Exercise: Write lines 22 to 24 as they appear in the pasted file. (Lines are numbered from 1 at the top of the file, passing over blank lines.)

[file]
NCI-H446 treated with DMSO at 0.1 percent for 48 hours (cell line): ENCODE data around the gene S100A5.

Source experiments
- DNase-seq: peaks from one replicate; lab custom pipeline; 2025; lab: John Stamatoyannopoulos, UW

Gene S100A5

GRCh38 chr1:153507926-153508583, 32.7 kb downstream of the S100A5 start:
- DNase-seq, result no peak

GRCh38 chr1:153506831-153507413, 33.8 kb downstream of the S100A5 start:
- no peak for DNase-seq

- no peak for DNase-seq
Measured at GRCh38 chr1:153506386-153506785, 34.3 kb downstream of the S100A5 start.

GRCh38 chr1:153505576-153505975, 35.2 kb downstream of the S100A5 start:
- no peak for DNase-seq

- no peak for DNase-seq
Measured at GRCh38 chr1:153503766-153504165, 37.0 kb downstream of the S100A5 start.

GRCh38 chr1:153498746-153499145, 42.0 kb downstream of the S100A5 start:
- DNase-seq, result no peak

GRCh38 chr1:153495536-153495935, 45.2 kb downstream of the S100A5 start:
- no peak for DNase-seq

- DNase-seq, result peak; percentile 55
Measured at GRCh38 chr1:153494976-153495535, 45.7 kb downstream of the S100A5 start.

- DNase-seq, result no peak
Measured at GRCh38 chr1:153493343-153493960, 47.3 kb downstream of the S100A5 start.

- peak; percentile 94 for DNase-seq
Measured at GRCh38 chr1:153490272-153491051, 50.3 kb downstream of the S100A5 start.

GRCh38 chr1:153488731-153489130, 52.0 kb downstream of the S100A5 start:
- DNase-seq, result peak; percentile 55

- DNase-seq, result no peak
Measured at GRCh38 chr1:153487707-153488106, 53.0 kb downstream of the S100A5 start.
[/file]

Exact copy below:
Measured at GRCh38 chr1:153493343-153493960, 47.3 kb downstream of the S100A5 start.

- peak; percentile 94 for DNase-seq
Measured at GRCh38 chr1:153490272-153491051, 50.3 kb downstream of the S100A5 start.